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Sony AVRs - Still a player in amp market?

post #1 of 11
Thread Starter 

I was shopping at Amazon the other day (maybe a new Sony LCD is in my future) and I saw some Sony AVRs. Checked at Sony.com to see if maybe they are pulling a Panasonic move and getting out of the amp business ... no, they still sell them. Normal ones and extreme ES series.

 

So, I got to wondering ... why are they totally off the radar these days? Seem like when someone asks for AVR suggestions (in the $400-$800 where the majority of us live) you get the same responses ... Denon, Onkyo, Pioneer ... maybe Yamaha on the low-end and Marantz on the high. No-one ever talks about Sony amps.

 

Between my brother and I, we still have 2 working (pre DD5.1/AC3/DTS) Sony AVRs and some working Sony All-In-Ones. My point being, reliability doesn't seem to be an issue.

 

Anyway, just wondering if anyone knew what was up. I knew this would be the place to ask.

post #2 of 11
Most of Sony's line of receivers are seriously underpowered and under-engineered. However, their ES line (Their top of the line) has been pretty well received over the last few years. The biggest problem with Sony in regards to their receivers is all of the brands you mentioned usually offer more and offer it better. Another problem is their pricing. If you look at their ES line, what they charge, would (in most people's opinion) get you something way better from another company. Now, their ES line receivers do come with a 5 year warranty, which, pretty much, beats out everyone else! Check out their ES line here.

http://store.sony.com/webapp/wcs/stores/servlet/CategoryDisplay?catalogId=10551&storeId=10151&langId=-1&identifier=S_ES_Receivers

Granted, you can find the receivers for a decent price at places like amazon and the like. If you can find a good deal on one, they're certainly worthy. Just don't pay Sony's ridiculous MSRP through their website! I suppose, I should cut them some slack because nobody wants to pay MSRP regardless of the brand. I think most people just trust other brands like Onkyo, Denon, Pioneer, Marantz, etc... because they seem to specialize more in audio and the like, where Sony dabbles in absolutely everything.

You seem to be talking more about mid-range receivers though, from the prices you mentioned. In that regard, most people I've heard, consider Sony's low to midrange offerings to be severely underpowered when compared to the alternative brands mentioned.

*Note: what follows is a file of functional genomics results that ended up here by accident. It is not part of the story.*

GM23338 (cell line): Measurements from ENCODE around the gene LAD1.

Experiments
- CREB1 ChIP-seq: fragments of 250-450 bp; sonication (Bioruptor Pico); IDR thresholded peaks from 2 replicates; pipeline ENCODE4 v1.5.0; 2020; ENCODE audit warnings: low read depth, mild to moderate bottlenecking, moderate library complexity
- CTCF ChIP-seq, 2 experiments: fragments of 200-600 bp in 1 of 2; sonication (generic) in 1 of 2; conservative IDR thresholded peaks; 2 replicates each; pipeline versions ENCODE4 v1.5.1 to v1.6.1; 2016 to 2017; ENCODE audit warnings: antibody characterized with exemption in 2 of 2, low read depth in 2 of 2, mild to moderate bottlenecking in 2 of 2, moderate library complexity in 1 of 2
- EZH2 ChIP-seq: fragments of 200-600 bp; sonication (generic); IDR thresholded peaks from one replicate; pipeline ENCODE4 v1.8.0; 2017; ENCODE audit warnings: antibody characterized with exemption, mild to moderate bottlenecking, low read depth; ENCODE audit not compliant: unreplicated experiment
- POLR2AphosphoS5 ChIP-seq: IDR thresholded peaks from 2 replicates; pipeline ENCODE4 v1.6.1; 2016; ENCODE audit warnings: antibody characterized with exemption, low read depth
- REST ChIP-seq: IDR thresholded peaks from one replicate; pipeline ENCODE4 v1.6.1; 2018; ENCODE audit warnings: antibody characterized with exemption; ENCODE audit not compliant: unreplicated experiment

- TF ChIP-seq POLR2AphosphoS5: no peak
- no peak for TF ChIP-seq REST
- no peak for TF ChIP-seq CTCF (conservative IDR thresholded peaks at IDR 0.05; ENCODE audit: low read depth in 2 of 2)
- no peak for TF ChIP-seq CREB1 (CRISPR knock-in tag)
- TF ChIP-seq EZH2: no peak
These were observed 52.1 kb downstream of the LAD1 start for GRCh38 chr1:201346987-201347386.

post #3 of 11
Quote:
Originally Posted by Tesla1856 View Post

I was shopping at Amazon the other day (maybe a new Sony LCD is in my future) and I saw some Sony AVRs. Checked at Sony.com to see if maybe they are pulling a Panasonic move and getting out of the amp business ... no, they still sell them. Normal ones and extreme ES series.

So, I got to wondering ... why are they totally off the radar these days? Seem like when someone asks for AVR suggestions (in the $400-$800 where the majority of us live) you get the same responses ... Denon, Onkyo, Pioneer ... maybe Yamaha on the low-end and Marantz on the high. No-one ever talks about Sony amps.

Between my brother and I, we still have 2 working (pre DD5.1/AC3/DTS) Sony AVRs and some working Sony All-In-Ones. My point being, reliability doesn't seem to be an issue.

Anyway, just wondering if anyone knew what was up. I knew this would be the place to ask.

I have the new STR-DN1030 from Sony and was reviewed highly on CNET. I have had it for about 5 months and think it is really good. And it has all the bells and whistles too. Got it for $100 off retail on sale - just under 400. The only thing it lacks is Audyssey. but has it's own calibration. It's rated at 135w per channel but that's overstated (like most) and actually goes to 80 watts per channel at 7 channels. That's really good and drives my 7.1 system well. Lots of folks say this was the first mid-range (non ES model) that puts Sony back in the game. The new model 1040 is coming out soon - listed at $599.
post #4 of 11
[quote name="MrEastSide" url="/t/1470827/sony-avrs-still-a-player-in-amp-market#post_23265757" In that regard, most people I've heard, consider Sony's low to midrange offerings to be severely underpowered when compared to the alternative brands mentioned.[/quote]

The Sony 1030 puts out more power per channel than most AVRs costing twice as much.

Denon 2313, $900 list
Two channels driven continuously into 8-ohm loads:
0.1% distortion at 126.8 watts
1% distortion at 152.1 watts

Five channels driven continuously into 8-ohm loads:
0.1% distortion at 77.7 watts
1% distortion at 90.8 watts

Seven channels driven continuously into 8-ohm loads:
0.1% distortion at 74.3 watts
1% distortion at 84.3 watts

Yamaha 473/573, $450/$550
Yamaha RX-V473 A/V Receiver
Five channels driven continuously into 8-ohm loads:
N/A (protection engages)

Yamaha 1020 $1100 list
Two channels driven continuously into 8-ohm loads:
0.1% distortion at 113.5 watts
1% distortion at 129.2 watts

Five channels driven continuously into 8-ohm loads:
0.1% distortion at 63.9 watts
1% distortion at 73.2 watts

Seven channels driven continuously into 8-ohm loads:
0.1% distortion at 57.0 watts
1% distortion at 65.1 watts

Denon 1913 $580 list
Two channels driven continuously into 8-ohm loads:
0.1% distortion at 102.3 watts
1% distortion at 117.7 watts

Five channels driven continuously into 8-ohm loads:
0.1% distortion at 70.5 watts
1% distortion at 81.7 watts

Seven channels driven continuously into 8-ohm loads:
0.1% distortion at 52.7 watts
1% distortion at 68.7 watts

Sony 1030- $500 list (and it includes wifi and blue tooth)
Two channels driven continuously into 8-ohm loads:
0.1% distortion at 118.8 watts
1% distortion at 134.7 watts

Five channels driven continuously into 8-ohm loads:
0.1% distortion at 81.5 watts
1% distortion at 90.4 watts